The Holy Spirit in the Old Testament

The Holy Spirit is active during the Old Testament. At creation, we find that the Spirit of God is hovering above the waters. During the exodus from Egypt, the time of the first kings, and most notably during the ministry of the prophets, the Holy Spirit is active. But despite the wide ministry of the Holy Spirit during all of this period, what the Old Testament believers saw was just a small deposit of what was to come.

For example, in Numbers 11:17 we read that “God will take of the spirit that is on you [Moses] and put the spirit on them.” (The “them” are Israel’s elders.) God did exactly what he promised, and “when the spirit rested on them, they prophesied, but they did not do so again.” (11:25) The narrator goes on to tell us that two elders, Eldad and Medad, were not with the others. “Yet the spirit also rested on them, and they prophesied in the camp.” Moses, brushing aside Joshua’s concerns, exclaimed, “I wish that all the Lord’s people were prophets and that the Lord would put his spirit on them!” (11:29)

This vignette from the Pentateuch illustrates perfectly the nature of the Holy Spirit’s presence in the Old Testament. 1) The event is exceptional: the Holy Spirit came on little more than a few hundred men in the thousands of years than encompass the Old Testament. 2) The event is transitory: the Holy Spirit came, then went.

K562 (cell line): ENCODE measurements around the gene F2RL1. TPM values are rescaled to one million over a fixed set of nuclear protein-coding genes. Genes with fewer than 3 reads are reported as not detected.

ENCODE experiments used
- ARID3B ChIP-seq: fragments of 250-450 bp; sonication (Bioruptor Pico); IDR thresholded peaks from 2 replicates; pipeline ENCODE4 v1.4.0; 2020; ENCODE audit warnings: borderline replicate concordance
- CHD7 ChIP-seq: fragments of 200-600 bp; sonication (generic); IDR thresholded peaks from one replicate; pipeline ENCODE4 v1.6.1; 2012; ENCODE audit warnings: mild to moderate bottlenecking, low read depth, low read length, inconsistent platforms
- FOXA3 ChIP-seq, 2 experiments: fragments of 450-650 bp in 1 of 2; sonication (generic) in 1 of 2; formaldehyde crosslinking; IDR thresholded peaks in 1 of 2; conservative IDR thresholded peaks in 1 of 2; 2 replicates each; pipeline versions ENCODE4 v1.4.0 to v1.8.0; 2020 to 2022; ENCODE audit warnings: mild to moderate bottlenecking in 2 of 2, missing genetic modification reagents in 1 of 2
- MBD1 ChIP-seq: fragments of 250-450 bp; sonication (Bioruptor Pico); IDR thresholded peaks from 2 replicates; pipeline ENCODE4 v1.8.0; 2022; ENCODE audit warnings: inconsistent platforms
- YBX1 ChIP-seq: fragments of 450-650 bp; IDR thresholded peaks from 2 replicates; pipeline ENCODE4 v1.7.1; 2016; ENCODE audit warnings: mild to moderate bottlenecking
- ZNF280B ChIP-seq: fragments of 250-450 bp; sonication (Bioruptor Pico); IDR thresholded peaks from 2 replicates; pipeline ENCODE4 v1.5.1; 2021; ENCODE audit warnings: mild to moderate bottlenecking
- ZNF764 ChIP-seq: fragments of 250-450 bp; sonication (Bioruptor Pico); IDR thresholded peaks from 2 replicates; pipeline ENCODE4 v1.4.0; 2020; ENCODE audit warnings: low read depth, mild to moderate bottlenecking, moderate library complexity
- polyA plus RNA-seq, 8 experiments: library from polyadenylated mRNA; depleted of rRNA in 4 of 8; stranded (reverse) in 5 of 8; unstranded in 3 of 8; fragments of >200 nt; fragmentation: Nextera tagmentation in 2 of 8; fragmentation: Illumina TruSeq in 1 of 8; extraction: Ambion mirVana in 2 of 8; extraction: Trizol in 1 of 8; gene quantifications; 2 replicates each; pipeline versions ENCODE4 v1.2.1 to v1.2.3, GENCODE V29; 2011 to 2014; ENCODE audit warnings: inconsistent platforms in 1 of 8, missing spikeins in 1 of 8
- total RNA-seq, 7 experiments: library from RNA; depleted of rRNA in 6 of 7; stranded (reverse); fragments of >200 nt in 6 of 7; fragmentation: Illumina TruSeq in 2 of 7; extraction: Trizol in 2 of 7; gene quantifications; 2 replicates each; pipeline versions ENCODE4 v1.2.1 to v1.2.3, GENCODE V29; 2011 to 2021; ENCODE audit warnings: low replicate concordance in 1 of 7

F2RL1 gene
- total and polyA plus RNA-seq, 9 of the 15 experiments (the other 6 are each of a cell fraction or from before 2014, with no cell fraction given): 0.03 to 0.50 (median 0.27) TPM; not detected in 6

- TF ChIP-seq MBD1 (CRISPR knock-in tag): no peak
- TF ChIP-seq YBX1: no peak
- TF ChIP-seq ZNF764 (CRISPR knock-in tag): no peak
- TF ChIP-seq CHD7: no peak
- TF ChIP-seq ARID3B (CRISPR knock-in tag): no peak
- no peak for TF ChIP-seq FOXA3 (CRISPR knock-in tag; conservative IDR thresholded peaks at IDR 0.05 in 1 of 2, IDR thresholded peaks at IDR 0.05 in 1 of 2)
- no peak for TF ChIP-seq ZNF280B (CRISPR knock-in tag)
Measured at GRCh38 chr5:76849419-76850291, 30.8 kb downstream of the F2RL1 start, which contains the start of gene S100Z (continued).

And yet there was a hope (you might say a prophecy), that one day all of the Lord’s people would be prophets and the Lord would put His Spirit on them.
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Articles in this series:

  1. The Holy Spirit in the Old Testament <-- This article
  2. The Promised Holy Spirit – arrived!

Response to “To be continued?” #3

This is my third post in a response to Sam Waldron’s new book on cessationism called “To be continued?” (see part 1, part 2). The earlier posts dealt with my difficulties with Waldron’s basic premise, and particularly with his assertion that apostleship was a spiritual gift.

Waldron’s next section deals with prophets (over three chapters), and there are shorter sections on toungue-speakers and miracle-workers. I’ll deal with Waldron’s first chapter on Old Testament prophets here, and leave his thoughts on their continuation or cessation until a later time.

Old Testament Prophets

In dealing with the New Testament gift of prophecy, Waldron rightly emphasises that we must start with a proper understanding of prophecy in the Old Testament, and he suspects that most continuationists have a “superficial view of prophecy” (pp 48-9).

In defining Old Testament prophecy he looks to Exodus 4:10-17 and 7:1-2, and “together these passages teach us that a prophet was the mouth of spokesman of God”. He says from Deuteronomy 13:1-5 and 18:15-22 that there were two tests of a prophet. 1) whether “he led the people away from the revelation of the true God that had been given to them by Moses” (ie orthodoxy). 2) “if the thing does not come about or come true, that is the thing which the Lord has not spoken.” Waldron is clear that the latter two must be applied, though he seems to be less sure what we should do with the “signs and wonders” test from Deuteronomy 13. I found this particularly surprising given his insistence that New Testament miraculous gifts were signs affirming apostles, but I guess his difficulty stems from the fact that false prophets could pass this test.
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Articles in this series:

  1. Response to “To be continued?” #1
  2. Response to “To be continued?” #2
  3. Response to “To be continued?” #3 <-- This article